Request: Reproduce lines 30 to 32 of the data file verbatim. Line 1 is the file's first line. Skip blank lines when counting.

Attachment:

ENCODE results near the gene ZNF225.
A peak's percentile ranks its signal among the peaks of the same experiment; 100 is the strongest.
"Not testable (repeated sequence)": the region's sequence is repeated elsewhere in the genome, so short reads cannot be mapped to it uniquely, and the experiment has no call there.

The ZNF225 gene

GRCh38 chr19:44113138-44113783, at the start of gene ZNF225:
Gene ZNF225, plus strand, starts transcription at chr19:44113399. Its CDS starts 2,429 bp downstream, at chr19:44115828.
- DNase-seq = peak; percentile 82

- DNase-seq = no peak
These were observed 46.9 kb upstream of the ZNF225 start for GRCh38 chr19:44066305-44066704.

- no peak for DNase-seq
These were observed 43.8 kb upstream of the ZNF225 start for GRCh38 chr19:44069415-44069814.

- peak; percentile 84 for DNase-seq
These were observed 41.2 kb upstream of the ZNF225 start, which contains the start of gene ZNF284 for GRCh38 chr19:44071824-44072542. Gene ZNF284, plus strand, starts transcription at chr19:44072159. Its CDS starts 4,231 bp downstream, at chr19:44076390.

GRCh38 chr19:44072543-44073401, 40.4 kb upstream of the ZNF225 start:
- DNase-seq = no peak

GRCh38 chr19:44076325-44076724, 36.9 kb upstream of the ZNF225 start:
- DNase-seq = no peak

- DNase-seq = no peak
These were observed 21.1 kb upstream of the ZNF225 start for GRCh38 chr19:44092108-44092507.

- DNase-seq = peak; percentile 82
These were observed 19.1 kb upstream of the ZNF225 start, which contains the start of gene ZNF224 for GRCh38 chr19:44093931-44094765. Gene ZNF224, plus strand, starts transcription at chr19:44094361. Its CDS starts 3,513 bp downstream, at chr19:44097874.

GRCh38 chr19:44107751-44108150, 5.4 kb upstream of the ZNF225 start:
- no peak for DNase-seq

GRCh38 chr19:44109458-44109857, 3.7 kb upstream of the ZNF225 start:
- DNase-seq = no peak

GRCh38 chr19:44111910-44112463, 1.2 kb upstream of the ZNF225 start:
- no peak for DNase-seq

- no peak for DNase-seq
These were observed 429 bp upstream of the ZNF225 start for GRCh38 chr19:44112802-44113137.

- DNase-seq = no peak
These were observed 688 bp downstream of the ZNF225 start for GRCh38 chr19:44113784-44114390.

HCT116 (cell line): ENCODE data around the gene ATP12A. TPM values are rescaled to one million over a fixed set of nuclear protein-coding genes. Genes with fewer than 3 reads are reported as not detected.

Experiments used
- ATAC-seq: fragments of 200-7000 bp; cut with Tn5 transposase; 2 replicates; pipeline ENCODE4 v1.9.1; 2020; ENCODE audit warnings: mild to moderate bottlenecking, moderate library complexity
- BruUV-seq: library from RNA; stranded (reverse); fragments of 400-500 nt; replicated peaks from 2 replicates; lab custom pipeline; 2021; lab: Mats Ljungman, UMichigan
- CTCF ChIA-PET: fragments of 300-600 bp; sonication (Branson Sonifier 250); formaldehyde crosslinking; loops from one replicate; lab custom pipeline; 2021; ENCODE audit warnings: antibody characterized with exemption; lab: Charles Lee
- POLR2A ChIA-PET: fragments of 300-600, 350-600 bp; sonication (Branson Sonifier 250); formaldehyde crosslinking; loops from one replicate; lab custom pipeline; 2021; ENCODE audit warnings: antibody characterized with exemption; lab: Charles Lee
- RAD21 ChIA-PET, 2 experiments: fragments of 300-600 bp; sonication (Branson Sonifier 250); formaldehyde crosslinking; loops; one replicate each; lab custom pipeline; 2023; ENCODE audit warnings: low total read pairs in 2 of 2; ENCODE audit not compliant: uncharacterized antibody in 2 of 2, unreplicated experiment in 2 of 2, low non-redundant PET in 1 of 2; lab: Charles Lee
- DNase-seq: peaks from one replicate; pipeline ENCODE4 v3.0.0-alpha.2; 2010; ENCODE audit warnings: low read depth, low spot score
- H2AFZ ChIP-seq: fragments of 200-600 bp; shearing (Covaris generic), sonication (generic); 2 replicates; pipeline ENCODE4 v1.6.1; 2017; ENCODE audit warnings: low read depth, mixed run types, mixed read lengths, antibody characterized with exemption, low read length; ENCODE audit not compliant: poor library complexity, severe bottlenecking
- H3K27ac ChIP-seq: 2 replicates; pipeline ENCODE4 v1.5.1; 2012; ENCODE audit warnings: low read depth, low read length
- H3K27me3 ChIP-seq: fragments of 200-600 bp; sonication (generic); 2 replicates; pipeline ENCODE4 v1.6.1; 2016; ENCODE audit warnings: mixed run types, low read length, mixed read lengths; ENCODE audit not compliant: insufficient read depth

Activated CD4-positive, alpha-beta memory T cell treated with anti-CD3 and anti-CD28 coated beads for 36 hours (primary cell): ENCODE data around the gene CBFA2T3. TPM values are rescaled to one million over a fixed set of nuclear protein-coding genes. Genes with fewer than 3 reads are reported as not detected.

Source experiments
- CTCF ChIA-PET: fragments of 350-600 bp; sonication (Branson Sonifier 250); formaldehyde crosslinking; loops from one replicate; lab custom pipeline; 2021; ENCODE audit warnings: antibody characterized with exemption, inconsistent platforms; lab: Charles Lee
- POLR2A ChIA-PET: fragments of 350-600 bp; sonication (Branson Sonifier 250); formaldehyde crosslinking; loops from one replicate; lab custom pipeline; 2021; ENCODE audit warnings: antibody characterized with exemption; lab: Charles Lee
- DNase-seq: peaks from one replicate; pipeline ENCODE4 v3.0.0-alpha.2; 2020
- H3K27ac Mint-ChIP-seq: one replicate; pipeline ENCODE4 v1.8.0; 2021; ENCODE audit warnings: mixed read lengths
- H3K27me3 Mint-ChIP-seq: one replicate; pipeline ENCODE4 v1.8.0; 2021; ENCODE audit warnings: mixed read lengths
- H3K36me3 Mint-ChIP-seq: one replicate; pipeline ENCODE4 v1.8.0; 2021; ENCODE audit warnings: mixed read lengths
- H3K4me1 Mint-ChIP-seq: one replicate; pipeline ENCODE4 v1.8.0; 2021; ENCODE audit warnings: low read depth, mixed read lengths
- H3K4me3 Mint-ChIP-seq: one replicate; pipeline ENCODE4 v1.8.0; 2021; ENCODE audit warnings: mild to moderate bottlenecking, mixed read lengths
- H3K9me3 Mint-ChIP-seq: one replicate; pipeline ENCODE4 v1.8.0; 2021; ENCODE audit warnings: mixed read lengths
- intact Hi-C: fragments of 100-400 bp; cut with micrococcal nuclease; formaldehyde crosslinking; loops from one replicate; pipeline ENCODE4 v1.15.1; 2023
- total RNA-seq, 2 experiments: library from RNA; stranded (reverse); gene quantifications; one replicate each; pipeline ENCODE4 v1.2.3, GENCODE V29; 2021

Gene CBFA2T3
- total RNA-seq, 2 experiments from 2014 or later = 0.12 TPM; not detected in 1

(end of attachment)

- DNase-seq = no peak
These were observed 688 bp downstream of the ZNF225 start for GRCh38 chr19:44113784-44114390.

HCT116 (cell line): ENCODE data around the gene ATP12A. TPM values are rescaled to one million over a fixed set of nuclear protein-coding genes. Genes with fewer than 3 reads are reported as not detected.